SAN GABRIEL VALLEY — Despite a last-ditch effort by Supervisor Gloria Molina to keep it alive, prospects look dim for a proposed 350-bed county hospital for the San Gabriel Valley.
Although county health officials wanted to drop the facility from a scaled-down, $1.8-billion countywide hospital building and renovation project, Molina persuaded them Tuesday to keep the East Valley Medical Center on the drawing boards, at least until December.
During that time, health officials will contact private hospitals in the region to see if a public-private partnership would be cheaper than the proposed $315-million medical center in the City of Industry.
Although pledging to continue lobbying for the hospital, project supporters confide that it probably will not be built.
"None of the cities want it," said Juan J. Wing, chairman of the Health Promotion Council. "The revenue proposal is to issue bonds. And that means taxes. And voters won't approve them. . . .
"Contracting (with private hospitals) is going to win, because of the (hospitals') lobbying. It's nothing but politics."
Robert Alaniz, Molina's press deputy, said the supervisor wants to ensure that private hospitals can provide quality care to San Gabriel Valley residents, particularly indigents. But he also admitted that funding the new medical center is an uphill battle.
"There's a lot of anti-government sentiment; there's going to be a lot of 'noes' on the ballot," Alaniz said.
The East Valley Medical Center was originally proposed as part of a $2.2-billion package of improvements to county-run hospitals. Included was reconstruction of County-USC Medical Center in East Los Angeles and a new hospital in Antelope Valley.
After approval by the supervisors in October, 1990, county officials hired a contracting firm to oversee the ambitious project. Months were spent finding a site in the San Gabriel Valley. More than 40 locales were examined and rejected before the process was narrowed down to sites in El Monte and the City of Industry. Officials and residents from both cities strongly objected to the hospital.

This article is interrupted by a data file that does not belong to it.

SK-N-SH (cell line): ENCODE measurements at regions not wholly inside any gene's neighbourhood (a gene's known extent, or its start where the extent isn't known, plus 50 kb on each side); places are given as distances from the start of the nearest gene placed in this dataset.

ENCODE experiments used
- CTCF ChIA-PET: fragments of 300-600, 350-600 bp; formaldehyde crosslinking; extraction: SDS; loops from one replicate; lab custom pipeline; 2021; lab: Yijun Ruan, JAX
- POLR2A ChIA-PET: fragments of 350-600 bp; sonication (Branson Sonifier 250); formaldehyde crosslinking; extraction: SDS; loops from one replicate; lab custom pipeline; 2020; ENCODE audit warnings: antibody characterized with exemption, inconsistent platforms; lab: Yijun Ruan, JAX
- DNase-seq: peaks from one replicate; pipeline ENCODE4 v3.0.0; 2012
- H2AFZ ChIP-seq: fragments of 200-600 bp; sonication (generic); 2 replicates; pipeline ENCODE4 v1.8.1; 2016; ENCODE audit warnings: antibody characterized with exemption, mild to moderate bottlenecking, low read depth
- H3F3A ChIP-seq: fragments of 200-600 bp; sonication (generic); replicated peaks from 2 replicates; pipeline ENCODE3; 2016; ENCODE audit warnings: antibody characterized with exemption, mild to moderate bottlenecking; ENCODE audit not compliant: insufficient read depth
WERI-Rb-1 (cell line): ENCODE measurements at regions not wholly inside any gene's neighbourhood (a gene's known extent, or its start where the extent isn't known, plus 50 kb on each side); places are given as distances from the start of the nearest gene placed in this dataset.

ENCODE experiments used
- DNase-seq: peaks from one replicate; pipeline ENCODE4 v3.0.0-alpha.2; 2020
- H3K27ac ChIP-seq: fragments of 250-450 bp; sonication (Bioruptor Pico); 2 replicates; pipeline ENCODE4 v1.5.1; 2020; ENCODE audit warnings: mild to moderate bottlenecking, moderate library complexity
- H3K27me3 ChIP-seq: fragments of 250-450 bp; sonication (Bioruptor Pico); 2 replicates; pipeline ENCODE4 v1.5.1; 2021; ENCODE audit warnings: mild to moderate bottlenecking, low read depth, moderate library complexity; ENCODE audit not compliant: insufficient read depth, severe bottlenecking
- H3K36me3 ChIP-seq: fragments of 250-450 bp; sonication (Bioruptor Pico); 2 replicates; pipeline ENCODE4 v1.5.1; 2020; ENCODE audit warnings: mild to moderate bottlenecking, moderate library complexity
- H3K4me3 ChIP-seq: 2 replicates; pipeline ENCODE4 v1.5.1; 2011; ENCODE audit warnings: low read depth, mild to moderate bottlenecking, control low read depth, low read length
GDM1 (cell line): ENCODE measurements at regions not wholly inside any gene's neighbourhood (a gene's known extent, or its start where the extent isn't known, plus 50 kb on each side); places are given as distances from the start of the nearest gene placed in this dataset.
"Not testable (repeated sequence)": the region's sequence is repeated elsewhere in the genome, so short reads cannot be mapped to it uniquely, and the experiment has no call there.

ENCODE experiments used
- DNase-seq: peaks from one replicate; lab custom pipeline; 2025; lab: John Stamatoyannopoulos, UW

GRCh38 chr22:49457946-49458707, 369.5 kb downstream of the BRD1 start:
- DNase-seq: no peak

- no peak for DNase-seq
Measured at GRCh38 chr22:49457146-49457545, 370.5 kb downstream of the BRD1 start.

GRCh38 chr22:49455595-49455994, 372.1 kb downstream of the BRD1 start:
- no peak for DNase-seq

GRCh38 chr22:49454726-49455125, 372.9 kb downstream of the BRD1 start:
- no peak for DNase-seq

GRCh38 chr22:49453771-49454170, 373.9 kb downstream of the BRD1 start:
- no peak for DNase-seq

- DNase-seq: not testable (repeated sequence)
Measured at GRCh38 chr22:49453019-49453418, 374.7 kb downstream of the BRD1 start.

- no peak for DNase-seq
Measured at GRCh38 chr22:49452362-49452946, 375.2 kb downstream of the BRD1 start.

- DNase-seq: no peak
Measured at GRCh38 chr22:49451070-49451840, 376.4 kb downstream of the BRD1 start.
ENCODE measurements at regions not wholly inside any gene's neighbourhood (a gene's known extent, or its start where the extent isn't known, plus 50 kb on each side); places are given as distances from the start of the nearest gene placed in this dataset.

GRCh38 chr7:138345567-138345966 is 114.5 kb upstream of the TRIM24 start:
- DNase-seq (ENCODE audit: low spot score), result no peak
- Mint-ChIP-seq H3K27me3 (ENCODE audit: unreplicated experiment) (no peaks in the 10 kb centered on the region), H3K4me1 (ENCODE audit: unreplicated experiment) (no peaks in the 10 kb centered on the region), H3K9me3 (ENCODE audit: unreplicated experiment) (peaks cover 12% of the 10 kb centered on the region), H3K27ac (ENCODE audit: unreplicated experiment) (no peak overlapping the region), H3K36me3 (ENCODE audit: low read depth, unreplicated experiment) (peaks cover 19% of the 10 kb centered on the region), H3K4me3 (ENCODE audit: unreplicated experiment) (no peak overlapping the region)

In March, the supervisors decided on a site next to the San Gabriel River Freeway (605) in the City of Industry. But the next month, with concern over the recession and voter reluctance to approve bonds to finance the project, health officials begin scaling back.
Irv Cohen, finance director for the Health Department, said the county contacted more than a dozen hospitals in the San Gabriel Valley willing to provide medical services for the county.
Those include Pomona Valley Hospital Medical Center in Pomona, Methodist Hospital of Southern California in Arcadia, Presbyterian Intercommunity Hospital in Whittier and San Gabriel Valley Medical Center in San Gabriel.
In a report to the supervisors, health officials said private hospitals are eager to accept county patients because their admissions are down. Increasing numbers of outpatient surgeries and numerous medical wellness plans have decreased the need for inpatient treatment, the report said.
The report also said the need for a 350-bed county hospital in the region appears to have declined to only 141 beds. Health officials, therefore, proposed dropping plans for the new hospital and relying on the contract system, a move Molina forestalled.
The plan approved by the supervisors Tuesday reduced the $2.2-billion budget to $1.8 billion, shaved the total area of county hospital facilities by 600,000 square feet and cut nearly 400 beds.